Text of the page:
The Death of God simply gave a name to a phenomenon that gained momentum through the century, with extraordinary numbers of intellectual killing themselves between 1860 and 1938. The Heroic Pessimism of Nietzsche and the Heroic Materialism epitomized by H.G. Wells combined to produce the Nazi and communist totalitarian nightmares that drenched the world in blood. Futurism, analyzed by Bonner, was the artistic synthesis of these streams, emphasizing strength, dynamic will, and defiance in the face of uncaring fate. It was no surprise that its leading lights like Marinetti saw Mussolini’s Fascism as the wave of the future. Nazism and Stalinist Communism adapted this aesthetic and the message it expressed for their own ideological ends.

In the wake of such horror, the West came out of World War II as “Icarus Fallen,” as Chantal Delsol puts it, burned up by the fires of our own debased and immoral creations. Belief in transcendent truth was no longer tenable, but nor were ideas and ideals as such. Ideology was therefore suspect, and the end of overarching meta-narratives in favor of managerial governance was celebrated. We retreated into a post-material existence of self-justification and affirmation, coinciding with the philosophies like existentialism proving popular. This all combined with the end of Western empires, which unveiled the decline of European power and influence, along with a proliferation of perspectives on government, beliefs and metaphysics.

Along with the advancements in communication and industrial technology, was it any surprise that the reality-denying force of post-modernism took root in the academy and increasingly across society? We now live in the rubble that this collapse in sense-making institutions and beliefs left behind, in a world bereft of mediating institutions between the individual and the state, riven by what Christopher Lasch called a “culture of narcissism,” atomized as Alexis de Tocqueville feared, seeking solace for our tragic existence in the false idol of identity politics, a debased “quest for community,” as Robert Nisbet might have put it. The product of this state of affairs is the “new Postmodern Man … cut off from his ancestors’ ideas and customs.” He “revel[s] in eclecticism, in contradictions, in absurdities, and in disruption of norms. He ha[s] no idea where he came from, where he [is], or where he [is] going, and that [is] how he like[s] it.” The generation that embodied this worldview are the Baby Boomers: “No generation has more bafflingly aimed both at ‘living in the moment,’ as though there were no future, and at a sort of ageless, deathless process of never-ending self-cultivation in which the past counts for nothing.”

Given that the self-creating self is an impossibility and ultimately produced utter barbarism, none of this is really that much of a shock. The quasi-religious nature of the woke new moral order, stemming from a secularized form of Protestant heresy is anatomized this way by Bonner:

“The age of empires may have begun amidst all the confident exuberance of the Renaissance, but it ended in humiliation, guilt, cruelty, and violence. Yet the European talent for uprooting people from their ancestral customs and reshaping their societies has continued. Europeans and Americans just do it to themselves now. Americans have always claimed somewhat hypocritically to hate empire, and contemporary American wokeism advertises itself as the enemy of neo-conservatism and colonialism alike. And yet the three are so similar that they may not be distinct phenomena at all, but rather three expressions of a single impulse. The insistence on altering, abolishing, or defunding institutions, renaming everything, and pulling down statues was once achieved abroad by European colonial powers, and eventually by American military and foreign policy. Now they happen spontaneously within America in an effort to dismantle an old and to establish a new society.”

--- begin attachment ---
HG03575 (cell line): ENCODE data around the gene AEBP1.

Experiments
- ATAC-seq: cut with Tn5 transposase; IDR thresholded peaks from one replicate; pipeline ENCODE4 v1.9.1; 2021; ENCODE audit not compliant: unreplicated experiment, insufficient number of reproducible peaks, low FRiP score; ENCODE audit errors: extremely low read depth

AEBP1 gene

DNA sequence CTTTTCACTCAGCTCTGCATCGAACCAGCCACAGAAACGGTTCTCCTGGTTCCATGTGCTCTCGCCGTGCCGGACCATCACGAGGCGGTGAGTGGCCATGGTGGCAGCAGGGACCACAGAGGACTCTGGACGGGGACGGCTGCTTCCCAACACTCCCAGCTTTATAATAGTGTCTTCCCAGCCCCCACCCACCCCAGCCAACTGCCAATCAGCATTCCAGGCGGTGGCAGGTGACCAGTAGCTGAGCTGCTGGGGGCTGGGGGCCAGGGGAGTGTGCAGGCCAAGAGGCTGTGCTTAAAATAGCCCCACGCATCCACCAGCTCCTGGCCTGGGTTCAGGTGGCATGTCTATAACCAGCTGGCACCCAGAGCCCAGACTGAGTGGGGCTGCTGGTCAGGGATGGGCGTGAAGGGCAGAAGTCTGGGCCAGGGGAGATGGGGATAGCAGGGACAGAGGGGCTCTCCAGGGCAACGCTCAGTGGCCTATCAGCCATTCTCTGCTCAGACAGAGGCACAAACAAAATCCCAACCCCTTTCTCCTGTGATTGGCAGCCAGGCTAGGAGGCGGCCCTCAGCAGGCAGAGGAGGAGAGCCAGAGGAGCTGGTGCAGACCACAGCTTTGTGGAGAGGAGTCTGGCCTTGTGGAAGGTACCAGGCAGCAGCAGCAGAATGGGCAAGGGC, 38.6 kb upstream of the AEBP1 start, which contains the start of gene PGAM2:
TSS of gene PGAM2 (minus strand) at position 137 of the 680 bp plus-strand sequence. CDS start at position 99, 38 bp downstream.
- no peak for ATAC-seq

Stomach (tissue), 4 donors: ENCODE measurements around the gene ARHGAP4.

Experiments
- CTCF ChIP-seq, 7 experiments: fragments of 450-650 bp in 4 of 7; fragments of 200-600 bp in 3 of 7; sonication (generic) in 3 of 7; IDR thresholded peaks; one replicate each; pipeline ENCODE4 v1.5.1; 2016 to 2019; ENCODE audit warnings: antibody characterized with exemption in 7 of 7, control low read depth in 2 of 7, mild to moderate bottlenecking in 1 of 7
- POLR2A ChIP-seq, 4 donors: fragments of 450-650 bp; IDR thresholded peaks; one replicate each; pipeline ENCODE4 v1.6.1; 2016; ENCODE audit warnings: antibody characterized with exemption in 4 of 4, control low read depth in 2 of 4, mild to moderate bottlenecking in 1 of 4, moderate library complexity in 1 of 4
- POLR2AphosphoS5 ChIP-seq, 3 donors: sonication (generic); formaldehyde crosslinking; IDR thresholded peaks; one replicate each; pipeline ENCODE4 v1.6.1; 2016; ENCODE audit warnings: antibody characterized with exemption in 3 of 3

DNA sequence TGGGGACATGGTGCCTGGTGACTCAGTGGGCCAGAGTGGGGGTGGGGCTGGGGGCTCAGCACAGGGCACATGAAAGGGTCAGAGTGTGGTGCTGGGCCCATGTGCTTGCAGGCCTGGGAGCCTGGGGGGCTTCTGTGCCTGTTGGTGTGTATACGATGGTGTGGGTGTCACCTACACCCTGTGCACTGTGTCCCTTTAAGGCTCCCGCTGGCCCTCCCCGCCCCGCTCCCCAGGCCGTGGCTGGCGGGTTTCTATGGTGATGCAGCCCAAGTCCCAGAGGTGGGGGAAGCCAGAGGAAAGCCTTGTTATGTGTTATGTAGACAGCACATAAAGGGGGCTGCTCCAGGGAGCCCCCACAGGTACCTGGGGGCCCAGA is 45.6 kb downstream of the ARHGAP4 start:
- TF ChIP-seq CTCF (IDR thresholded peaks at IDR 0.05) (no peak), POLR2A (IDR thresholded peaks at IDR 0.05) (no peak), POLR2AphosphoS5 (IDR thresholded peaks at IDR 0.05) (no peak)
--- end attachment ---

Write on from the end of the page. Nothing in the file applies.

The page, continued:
It has become clear that our present cannot become our future, if we wish that future to be one that constitutes a worthy legacy. Our “actually existing post-liberalism,” as Mary Harrington calls it, is a political, cultural, economic, and metaphysical order that is increasingly inimical to a life well lived. Solutions from the woke left and racialist right will only push us further into the abyss.

To engage in the hard work of restoration of what makes life meaningful for the individual and the familial, local, and national communities that give our existence its purpose, Bonner calls for a recovery of the virtues of clarity, beauty, and order. All of these combine to give our lives their essence and help us to see that not only is life worth living, but that it is good and we should show gratitude for having been pulled from Chesterton’s wreck of non-being through our birth.

It is this call for a recovery of the primary civilizational virtues as he sees them that conservatives must take heed. I have written before about how the “politics is downstream of culture” meme is wrong, given that law, politics, and culture intertwine and influence one another. The American conservative penchant for idealist abstraction expressed as “ideas have consequences” ignores the central role that institutions, networks, and power structures play in deciding which ideas have consequences and who makes them have such.

However, Bonner reminds us that those who wish to restore our civilization and beat back the deranged and depraved woke New Moral Order must have a higher conception of the good than mere power acquisition and implementation. If a conservative or reactionary vanguard gained power in a circulation of the elites but lacked the proper grounding in the true, good, and beautiful, all oriented to the most high, then the machinery of the modern state will simply be used for a different kind of malignant managerial despotism. Bonner has done great a service in reminding us what true civilization means, the cost of losing it, and how we can regain it. He is not optimistic, but he is hopeful. This is how we should all approach the predicament of our condition, especially in times such as these.

Henry George is a columnist at Merion West, focusing on politics, political philosophy, and culture.